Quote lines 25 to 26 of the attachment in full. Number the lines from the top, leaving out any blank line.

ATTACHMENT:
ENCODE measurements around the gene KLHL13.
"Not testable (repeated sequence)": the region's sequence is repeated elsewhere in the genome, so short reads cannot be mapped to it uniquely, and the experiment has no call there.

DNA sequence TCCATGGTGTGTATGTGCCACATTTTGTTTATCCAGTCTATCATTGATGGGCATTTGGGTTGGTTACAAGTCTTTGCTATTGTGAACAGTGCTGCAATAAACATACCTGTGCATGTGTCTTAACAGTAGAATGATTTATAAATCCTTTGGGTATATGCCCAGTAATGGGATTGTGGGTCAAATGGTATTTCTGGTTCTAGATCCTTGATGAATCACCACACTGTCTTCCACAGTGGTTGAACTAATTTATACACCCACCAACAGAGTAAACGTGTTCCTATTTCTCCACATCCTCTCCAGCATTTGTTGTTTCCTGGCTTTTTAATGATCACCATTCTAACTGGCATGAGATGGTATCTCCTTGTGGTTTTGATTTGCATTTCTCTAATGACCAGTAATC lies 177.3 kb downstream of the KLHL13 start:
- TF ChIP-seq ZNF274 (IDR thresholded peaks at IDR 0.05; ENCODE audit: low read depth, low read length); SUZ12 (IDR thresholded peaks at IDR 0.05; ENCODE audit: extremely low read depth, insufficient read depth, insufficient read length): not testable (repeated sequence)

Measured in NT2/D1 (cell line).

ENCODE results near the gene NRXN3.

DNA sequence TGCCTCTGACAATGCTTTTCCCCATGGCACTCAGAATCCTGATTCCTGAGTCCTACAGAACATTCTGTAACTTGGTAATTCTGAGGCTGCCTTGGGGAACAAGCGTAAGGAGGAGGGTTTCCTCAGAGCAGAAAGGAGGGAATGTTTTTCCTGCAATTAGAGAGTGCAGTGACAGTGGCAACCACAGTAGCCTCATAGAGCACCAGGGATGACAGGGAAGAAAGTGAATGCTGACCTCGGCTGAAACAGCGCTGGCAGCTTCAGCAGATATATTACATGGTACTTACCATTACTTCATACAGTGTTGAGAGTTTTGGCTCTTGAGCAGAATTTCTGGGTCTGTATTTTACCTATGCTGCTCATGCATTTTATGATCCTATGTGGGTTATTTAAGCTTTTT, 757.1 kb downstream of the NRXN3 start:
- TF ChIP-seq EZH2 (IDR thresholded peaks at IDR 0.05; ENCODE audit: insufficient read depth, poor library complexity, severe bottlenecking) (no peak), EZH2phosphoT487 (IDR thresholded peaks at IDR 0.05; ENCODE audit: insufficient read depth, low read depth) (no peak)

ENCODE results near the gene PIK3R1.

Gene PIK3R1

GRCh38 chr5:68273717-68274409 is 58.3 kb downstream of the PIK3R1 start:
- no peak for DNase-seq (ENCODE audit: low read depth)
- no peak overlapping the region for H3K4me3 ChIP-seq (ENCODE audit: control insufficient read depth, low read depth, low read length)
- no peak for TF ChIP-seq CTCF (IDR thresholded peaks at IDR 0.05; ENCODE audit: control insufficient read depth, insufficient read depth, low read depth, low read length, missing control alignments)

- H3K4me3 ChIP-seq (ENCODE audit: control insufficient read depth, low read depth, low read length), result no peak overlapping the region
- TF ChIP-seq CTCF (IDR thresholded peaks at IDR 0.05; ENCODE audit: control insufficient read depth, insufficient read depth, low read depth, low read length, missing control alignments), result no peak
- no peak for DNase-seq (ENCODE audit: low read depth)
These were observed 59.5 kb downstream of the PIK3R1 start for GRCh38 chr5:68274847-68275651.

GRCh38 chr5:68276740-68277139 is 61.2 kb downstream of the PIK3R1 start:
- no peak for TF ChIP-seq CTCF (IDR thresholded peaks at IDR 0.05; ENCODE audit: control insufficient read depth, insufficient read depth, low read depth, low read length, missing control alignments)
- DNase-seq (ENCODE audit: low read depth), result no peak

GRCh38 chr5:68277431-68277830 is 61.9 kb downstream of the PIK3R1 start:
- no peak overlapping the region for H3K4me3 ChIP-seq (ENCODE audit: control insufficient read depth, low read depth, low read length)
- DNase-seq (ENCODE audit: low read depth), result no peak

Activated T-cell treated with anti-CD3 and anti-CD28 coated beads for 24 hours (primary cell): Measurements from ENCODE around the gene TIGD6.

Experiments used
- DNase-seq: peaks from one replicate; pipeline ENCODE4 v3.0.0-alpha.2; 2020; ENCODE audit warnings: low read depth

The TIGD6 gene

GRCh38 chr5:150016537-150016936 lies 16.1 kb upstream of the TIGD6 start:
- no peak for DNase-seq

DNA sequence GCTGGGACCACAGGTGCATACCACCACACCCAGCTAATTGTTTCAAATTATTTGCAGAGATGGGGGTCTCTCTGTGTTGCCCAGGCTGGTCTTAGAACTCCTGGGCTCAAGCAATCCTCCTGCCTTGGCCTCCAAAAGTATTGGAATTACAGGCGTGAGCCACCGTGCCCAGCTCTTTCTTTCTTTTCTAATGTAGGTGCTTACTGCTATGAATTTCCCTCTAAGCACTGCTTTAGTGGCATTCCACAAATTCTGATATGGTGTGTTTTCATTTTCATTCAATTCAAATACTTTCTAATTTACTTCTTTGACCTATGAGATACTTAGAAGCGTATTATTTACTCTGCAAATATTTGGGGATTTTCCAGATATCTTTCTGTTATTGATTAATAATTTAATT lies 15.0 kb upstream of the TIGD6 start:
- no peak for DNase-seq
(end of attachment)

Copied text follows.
Activated T-cell treated with anti-CD3 and anti-CD28 coated beads for 24 hours (primary cell): Measurements from ENCODE around the gene TIGD6.

Experiments used